Formative E-Assessment: Case Stories, Design Patterns and Future Scenarios

Formative E-Assessment: Case Stories, Design Patterns and Future Scenarios

Yishay Mor (London Knowledge Lab, UK), Harvey Mellar (London Knowledge Lab, UK), Norbert Pachler (Institute of Education, UK) and Caroline Daly (Institute of Education, UK)
DOI: 10.4018/978-1-60960-144-7.ch013
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This chapter presents findings from the JISC funded project ‘Scoping a vision for formative e-assessment’ (FEASST). The project was motivated by the increasing recognition of the importance of formative assessment and the need to identify effective strategies for incorporating it into e-learning. This chapter is particularly interested in the human-centric, social dimensions of e-assessment. The project used the participatory pattern methodology to engage a group of practitioners in developing case studies of formative e-assessment across a range of settings (from Primary to Higher Education) through a series of Practical Enquiry Days. Next, the design patterns were extracted from these cases and the outcomes were analysed against the literature. Patterns were subjected to the scrutiny of a group of software developers who used them as the basis for pedagogical and technical scenarios of use. Finally, the case studies and the design patterns were mapped to a domain map. This chapter provides an overview of the project and highlights an illustrative number of patterns.
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Formative E-Assessment: Case Stories, Design Patterns And Future Scenarios

The project entitled ‘Scoping a vision for formative e-assessment’ (FEASST – was commissioned by the UK Joint Information Systems Committee (JISC) (for the project report see Pachler, Mellar, Daly, Mor, Wiliam, & Laurillard 2009). It was led by the WLE Centre for Excellence and the London Knowledge Lab at the Institute of Education, London, and ran from June 2008 to January 2009. The project adapted the participatory pattern methodology (Winters & Mor, 2009; Finley et al, 2009; Mor & Winters, 2008), combining a desk-based review of the theory and practice in the field of formative e-assessment with a series of practical enquiry days (PEDs). These PEDs brought together educational practitioners from various higher education institutions in the UK, and guided them through a process of collaborative reflection. The main outcomes of this process were a series of ten case stories and ten design patterns (though the relationship between cases and patterns is not one-to-one as we also incorporated a number of other case studies and patterns from outside the project into our analysis as we will describe below).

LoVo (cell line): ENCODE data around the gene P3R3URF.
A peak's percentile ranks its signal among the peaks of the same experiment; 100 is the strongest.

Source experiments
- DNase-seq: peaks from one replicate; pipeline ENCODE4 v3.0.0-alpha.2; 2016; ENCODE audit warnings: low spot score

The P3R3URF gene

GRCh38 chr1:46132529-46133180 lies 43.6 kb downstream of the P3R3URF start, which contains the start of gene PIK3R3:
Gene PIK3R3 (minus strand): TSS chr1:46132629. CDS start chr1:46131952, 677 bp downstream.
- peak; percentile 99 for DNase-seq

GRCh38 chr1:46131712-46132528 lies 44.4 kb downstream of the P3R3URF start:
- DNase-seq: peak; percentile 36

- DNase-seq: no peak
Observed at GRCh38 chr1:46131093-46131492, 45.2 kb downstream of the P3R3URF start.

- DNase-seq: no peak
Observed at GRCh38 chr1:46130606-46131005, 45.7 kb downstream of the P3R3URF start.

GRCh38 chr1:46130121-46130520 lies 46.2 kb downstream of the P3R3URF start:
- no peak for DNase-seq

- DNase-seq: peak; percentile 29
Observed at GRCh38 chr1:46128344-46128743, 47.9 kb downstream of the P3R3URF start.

We initially identified ten potential case stories, each illustrating a different aspect of the domain. Five of these were chosen to be further elaborated. The choice was driven partially by the quality of the cases, partially by the issues that the literature indicated as critical, and partially by PED participants’ preferences. These cases are described in Pachler, Daly, Mor and Mellar (2009), and will not be discussed further in this chapter.

Four design patterns were derived directly from these case stories: Classroom Display, Feedback on Feedback, Showcase Learning and Try Once, Refine Once. Apart from the first, these were all identified and articulated by PED participants and only later refined by the project team. The names of the original authors are noted below. Six more previously published patterns were found to resonate with the case stories and interact with the four new patterns: Narrative Spaces, Objects to Talk With, Soft Scaffolding (Mor, in press), Round and Deep (Eckstein, Manns, Sharp and Sipos, 2003), Wear Your Skills on Your Shirt (Schadewitz, 2008) and Use My Stuff (Kohls, 2008).

Theoretical rationales for the design patterns called on a range of literature, particularly on work in the area of formative assessment by Black and Wiliam (2009) and on Laurillard’s Conversational Framework (Laurillard, 2002)

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